The International Archives of the Photogrammetry, Remote Sensing and Spatial Information Sciences
Publications Copernicus
Articles | Volume XL-1/W5
11 Dec 2015
 | 11 Dec 2015


G. Gurbuz, S. Jin, and C. Mekik

Keywords: Precipitable Water Vapour, Ocean Tide Models, GNSS, Zenith Tropospheric Delay (ZTD)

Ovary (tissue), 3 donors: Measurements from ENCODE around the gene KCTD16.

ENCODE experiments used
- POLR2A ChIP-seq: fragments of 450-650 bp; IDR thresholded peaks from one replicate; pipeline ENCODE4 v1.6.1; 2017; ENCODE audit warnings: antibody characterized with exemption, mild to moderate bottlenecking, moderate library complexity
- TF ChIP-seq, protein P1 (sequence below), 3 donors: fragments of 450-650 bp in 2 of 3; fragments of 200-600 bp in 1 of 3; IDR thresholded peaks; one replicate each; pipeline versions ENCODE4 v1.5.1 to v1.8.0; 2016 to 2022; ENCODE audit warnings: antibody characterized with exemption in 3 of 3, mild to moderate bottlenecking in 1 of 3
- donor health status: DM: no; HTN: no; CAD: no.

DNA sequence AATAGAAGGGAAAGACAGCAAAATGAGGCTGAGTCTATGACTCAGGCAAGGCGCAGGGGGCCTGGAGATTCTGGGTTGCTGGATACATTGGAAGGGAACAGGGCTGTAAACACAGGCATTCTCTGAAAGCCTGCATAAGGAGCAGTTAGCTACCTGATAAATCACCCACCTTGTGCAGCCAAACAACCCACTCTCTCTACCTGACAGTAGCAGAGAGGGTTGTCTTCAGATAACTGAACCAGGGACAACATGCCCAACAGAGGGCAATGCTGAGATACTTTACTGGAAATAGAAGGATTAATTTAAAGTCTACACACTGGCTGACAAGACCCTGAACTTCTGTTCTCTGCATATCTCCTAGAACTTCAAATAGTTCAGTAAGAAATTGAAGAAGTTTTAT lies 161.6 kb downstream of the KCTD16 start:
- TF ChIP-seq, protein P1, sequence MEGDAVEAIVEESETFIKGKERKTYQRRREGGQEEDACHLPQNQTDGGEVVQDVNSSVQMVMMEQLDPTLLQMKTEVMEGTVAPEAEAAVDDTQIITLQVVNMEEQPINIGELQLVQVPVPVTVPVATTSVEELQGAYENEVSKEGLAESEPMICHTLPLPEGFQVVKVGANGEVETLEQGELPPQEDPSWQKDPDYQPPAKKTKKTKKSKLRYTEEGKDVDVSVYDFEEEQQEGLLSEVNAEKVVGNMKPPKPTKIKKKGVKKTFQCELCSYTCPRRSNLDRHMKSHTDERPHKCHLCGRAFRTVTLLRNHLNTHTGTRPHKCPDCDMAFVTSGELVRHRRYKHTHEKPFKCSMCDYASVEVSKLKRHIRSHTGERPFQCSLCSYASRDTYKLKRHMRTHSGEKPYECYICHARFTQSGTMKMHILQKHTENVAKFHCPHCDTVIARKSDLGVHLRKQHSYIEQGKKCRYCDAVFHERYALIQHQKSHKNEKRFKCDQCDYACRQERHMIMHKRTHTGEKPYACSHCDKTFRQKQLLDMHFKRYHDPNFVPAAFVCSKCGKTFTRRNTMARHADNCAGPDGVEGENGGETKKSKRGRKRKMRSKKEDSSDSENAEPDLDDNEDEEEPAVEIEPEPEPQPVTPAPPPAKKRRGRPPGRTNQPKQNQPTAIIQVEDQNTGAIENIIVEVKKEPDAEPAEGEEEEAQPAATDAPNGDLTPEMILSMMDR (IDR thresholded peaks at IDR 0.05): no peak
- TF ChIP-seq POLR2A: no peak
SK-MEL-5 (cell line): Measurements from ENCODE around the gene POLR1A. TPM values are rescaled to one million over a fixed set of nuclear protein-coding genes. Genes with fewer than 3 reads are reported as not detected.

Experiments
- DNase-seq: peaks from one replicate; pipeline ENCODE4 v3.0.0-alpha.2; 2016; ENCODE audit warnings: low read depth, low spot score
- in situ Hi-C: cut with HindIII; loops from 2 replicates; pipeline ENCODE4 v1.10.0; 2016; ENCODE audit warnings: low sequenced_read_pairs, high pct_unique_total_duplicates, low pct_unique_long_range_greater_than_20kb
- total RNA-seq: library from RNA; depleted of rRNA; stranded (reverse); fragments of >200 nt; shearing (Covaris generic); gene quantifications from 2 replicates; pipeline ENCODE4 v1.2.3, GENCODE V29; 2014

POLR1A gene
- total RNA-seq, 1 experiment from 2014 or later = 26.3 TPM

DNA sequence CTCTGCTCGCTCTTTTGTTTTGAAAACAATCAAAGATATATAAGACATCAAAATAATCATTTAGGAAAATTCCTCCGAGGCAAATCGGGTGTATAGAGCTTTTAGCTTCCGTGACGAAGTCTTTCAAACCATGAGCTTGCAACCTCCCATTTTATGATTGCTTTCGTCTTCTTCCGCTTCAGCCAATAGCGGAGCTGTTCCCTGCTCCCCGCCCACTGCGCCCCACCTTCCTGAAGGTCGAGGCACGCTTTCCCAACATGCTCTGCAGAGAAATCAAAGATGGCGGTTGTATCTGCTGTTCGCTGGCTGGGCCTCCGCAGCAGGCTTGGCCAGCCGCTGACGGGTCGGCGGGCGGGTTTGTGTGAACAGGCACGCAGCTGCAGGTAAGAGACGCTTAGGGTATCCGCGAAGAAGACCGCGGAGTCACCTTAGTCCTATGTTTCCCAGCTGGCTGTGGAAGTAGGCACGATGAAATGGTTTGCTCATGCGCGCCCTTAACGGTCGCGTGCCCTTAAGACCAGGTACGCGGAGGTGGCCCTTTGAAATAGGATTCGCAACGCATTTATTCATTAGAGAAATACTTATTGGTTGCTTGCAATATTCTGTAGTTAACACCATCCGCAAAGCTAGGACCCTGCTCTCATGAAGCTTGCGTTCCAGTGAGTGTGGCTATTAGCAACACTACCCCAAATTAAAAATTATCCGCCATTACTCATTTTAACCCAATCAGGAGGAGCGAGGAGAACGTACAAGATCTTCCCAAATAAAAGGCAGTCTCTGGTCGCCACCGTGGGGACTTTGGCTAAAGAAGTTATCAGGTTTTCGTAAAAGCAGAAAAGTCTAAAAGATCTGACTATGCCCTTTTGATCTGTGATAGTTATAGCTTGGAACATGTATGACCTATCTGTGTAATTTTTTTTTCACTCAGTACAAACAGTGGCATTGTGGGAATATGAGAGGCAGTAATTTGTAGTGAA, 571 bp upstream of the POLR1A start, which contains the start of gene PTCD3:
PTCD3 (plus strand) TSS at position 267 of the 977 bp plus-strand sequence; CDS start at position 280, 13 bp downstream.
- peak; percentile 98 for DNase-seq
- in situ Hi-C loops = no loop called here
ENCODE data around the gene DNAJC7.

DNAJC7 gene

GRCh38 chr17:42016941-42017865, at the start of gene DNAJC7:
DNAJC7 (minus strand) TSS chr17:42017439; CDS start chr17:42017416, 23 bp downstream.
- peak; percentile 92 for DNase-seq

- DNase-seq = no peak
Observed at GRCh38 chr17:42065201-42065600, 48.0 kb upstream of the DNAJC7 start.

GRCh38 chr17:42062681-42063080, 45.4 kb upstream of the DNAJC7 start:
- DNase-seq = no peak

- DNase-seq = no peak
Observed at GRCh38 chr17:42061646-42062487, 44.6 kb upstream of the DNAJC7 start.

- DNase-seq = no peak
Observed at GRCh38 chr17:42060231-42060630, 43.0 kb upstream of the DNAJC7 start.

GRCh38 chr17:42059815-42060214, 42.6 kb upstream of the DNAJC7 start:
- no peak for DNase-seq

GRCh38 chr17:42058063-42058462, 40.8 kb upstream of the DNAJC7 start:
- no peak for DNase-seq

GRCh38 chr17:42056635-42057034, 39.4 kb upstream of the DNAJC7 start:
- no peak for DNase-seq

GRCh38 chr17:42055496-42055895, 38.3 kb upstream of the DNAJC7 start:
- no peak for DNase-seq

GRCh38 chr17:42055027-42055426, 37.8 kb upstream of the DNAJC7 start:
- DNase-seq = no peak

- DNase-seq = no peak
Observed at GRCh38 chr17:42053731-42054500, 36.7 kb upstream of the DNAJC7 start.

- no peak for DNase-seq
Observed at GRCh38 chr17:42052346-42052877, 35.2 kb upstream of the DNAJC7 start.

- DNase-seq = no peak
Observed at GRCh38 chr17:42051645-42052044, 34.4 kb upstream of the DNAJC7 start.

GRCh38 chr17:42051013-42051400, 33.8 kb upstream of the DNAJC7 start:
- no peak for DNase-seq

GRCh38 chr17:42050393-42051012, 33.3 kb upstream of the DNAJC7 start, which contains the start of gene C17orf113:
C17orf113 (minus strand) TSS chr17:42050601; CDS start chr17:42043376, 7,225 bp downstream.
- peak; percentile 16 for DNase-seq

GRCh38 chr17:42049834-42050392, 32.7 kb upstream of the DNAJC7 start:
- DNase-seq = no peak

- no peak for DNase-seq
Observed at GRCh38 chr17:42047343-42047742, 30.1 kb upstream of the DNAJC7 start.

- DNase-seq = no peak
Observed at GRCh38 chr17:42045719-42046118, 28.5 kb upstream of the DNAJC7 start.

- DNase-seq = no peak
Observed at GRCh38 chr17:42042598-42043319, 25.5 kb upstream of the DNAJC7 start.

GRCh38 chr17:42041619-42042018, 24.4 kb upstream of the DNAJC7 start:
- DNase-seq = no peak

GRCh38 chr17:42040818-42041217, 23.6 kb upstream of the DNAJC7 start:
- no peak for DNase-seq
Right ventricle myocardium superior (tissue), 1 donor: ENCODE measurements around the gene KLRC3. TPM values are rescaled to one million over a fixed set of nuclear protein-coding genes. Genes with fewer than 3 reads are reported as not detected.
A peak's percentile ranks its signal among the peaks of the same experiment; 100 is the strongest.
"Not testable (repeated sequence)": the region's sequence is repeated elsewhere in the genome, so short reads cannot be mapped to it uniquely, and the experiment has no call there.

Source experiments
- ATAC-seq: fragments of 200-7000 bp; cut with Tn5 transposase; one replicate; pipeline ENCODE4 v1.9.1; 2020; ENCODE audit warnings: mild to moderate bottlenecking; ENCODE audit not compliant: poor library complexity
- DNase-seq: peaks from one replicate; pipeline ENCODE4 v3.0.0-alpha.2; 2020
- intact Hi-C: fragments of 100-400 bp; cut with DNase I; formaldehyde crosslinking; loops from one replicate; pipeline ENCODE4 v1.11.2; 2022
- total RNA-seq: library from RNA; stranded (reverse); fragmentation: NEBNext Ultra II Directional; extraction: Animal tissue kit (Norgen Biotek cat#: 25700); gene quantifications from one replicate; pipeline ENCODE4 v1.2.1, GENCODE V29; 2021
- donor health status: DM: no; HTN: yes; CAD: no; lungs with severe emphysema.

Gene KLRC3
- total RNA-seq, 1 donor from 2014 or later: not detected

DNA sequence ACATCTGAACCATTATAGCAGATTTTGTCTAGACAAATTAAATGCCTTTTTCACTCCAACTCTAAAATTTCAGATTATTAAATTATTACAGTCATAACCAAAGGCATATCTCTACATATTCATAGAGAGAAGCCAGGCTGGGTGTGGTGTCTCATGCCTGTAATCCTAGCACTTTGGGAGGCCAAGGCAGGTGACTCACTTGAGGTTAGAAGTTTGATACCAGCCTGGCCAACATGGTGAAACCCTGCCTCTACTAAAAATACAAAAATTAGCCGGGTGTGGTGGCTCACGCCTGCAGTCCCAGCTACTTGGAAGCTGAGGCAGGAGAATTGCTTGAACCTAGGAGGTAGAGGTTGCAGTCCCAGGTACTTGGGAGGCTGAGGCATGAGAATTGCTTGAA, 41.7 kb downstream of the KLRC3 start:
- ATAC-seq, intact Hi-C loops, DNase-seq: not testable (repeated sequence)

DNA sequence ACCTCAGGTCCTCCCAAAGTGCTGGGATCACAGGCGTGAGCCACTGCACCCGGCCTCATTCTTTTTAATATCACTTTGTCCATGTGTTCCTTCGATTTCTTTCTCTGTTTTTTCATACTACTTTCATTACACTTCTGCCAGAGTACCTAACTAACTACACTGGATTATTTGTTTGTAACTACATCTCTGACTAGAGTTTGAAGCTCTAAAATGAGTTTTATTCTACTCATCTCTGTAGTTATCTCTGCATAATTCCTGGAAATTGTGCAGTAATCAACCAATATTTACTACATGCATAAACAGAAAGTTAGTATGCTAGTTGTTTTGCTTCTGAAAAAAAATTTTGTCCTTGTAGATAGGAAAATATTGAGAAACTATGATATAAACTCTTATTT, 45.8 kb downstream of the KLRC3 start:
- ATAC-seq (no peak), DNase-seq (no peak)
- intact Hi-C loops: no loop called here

Abstract. Global Navigation Satellite System (GNSS) observations can precisely estimate the total zenith tropospheric delay (ZTD) and precipitable water vapour (PWV) for weather prediction and atmospheric research as a continuous and all-weather technique. However, apart from GNSS technique itself, estimations of ZTD and PWV are subject to effects of geophysical models with large uncertainties, particularly imprecise ocean tide models in Turkey. In this paper, GNSS data from Jan. 1st to Dec. 31st of 2014 are processed at 4 co-located GNSS stations (GISM, DIYB, GANM, and ADAN) with radiosonde from Turkish Met-Office along with several nearby IGS stations. The GAMIT/GLOBK software has been used to process GNSS data of 30-second sample using the Vienna Mapping Function and 10° elevation cut-off angle. Also tidal and non-tidal atmospheric pressure loadings (ATML) at the observation level are also applied in GAMIT/GLOBK. Several widely used ocean tide models are used to evaluate their effects on GNSS-estimated ZTD and PWV estimation, such as IERS recommended FES2004, NAO99b from a barotropic hydrodynamic model, CSR4.0 obtained from TOPEX/Poseidon altimetry with the model FES94.1 as the reference model and GOT00 which is again long wavelength adjustments of FES94.1 using TOPEX/Poseidon data at 0.5 by 0.5 degree grid. The ZTD and PWV computed from radiosonde profile observations are regarded as reference values for the comparison and validation. In the processing phase, five different strategies are taken without ocean tide model and with four aforementioned ocean tide models, respectively, which are used to evaluate ocean tide models effects on GNSS-estimated ZTD and PWV estimation through comparing with co-located Radiosonde. Results showed that ocean tide models have greatly affected the estimation of the ZTD in centimeter level and thus the precipitable water vapour in millimeter level, respectively at stations near coasts. The ocean tide model FES2004 that is the product of assimilation of the altimetric data of ERS2, TOPEX/POSEIDON and the data of a global tide gauge network, gave the most accurate results when compared to radiosonde with ±1.99 mm in PWV at stations near coastline. While other ocean tides models agree each other at millimeter level in PWV. However, at inland GNSS stations, ocean tide models have less effects on GNSS-estimated ZTD and PWV, e.g., with ±1.0 mm in ZTD and ±0.1 mm in PWV.